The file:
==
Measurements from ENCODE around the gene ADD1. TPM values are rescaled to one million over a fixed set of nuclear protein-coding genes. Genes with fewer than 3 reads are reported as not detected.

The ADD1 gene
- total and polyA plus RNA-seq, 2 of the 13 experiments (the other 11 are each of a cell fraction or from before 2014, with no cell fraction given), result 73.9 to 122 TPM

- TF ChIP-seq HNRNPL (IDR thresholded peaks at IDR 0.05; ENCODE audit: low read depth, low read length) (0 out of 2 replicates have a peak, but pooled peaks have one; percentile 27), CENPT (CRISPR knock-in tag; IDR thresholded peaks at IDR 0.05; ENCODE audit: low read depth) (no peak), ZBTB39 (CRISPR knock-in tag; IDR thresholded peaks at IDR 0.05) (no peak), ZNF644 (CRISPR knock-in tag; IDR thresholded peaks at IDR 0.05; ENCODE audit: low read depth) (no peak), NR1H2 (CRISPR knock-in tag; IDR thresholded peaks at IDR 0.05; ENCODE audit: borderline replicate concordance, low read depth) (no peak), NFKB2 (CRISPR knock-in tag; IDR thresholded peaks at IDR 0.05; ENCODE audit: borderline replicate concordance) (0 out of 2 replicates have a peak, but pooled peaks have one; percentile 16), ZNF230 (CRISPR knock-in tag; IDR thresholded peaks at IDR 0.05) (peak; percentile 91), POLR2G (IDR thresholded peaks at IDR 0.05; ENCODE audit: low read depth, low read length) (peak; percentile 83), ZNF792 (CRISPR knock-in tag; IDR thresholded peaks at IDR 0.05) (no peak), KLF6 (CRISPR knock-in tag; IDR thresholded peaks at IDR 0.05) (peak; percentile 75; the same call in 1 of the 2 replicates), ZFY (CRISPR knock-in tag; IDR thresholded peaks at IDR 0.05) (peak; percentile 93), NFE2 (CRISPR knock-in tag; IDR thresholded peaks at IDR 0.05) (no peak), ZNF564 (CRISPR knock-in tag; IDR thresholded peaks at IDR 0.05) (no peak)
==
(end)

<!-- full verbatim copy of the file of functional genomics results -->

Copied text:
Measurements from ENCODE around the gene ADD1. TPM values are rescaled to one million over a fixed set of nuclear protein-coding genes. Genes with fewer than 3 reads are reported as not detected.

The ADD1 gene
- total and polyA plus RNA-seq, 2 of the 13 experiments (the other 11 are each of a cell fraction or from before 2014, with no cell fraction given), result 73.9 to 122 TPM

- TF ChIP-seq HNRNPL (IDR thresholded peaks at IDR 0.05; ENCODE audit: low read depth, low read length) (0 out of 2 replicates have a peak, but pooled peaks have one; percentile 27), CENPT (CRISPR knock-in tag; IDR thresholded peaks at IDR 0.05; ENCODE audit: low read depth) (no peak), ZBTB39 (CRISPR knock-in tag; IDR thresholded peaks at IDR 0.05) (no peak), ZNF644 (CRISPR knock-in tag; IDR thresholded peaks at IDR 0.05; ENCODE audit: low read depth) (no peak), NR1H2 (CRISPR knock-in tag; IDR thresholded peaks at IDR 0.05; ENCODE audit: borderline replicate concordance, low read depth) (no peak), NFKB2 (CRISPR knock-in tag; IDR thresholded peaks at IDR 0.05; ENCODE audit: borderline replicate concordance) (0 out of 2 replicates have a peak, but pooled peaks have one; percentile 16), ZNF230 (CRISPR knock-in tag; IDR thresholded peaks at IDR 0.05) (peak; percentile 91), POLR2G (IDR thresholded peaks at IDR 0.05; ENCODE audit: low read depth, low read length) (peak; percentile 83), ZNF792 (CRISPR knock-in tag; IDR thresholded peaks at IDR 0.05) (no peak), KLF6 (CRISPR knock-in tag; IDR thresholded peaks at IDR 0.05) (peak; percentile 75; the same call in 1 of the 2 replicates), ZFY (CRISPR knock-in tag; IDR thresholded peaks at IDR 0.05) (peak; percentile 93), NFE2 (CRISPR knock-in tag; IDR thresholded peaks at IDR 0.05) (no peak), ZNF564 (CRISPR knock-in tag; IDR thresholded peaks at IDR 0.05) (no peak)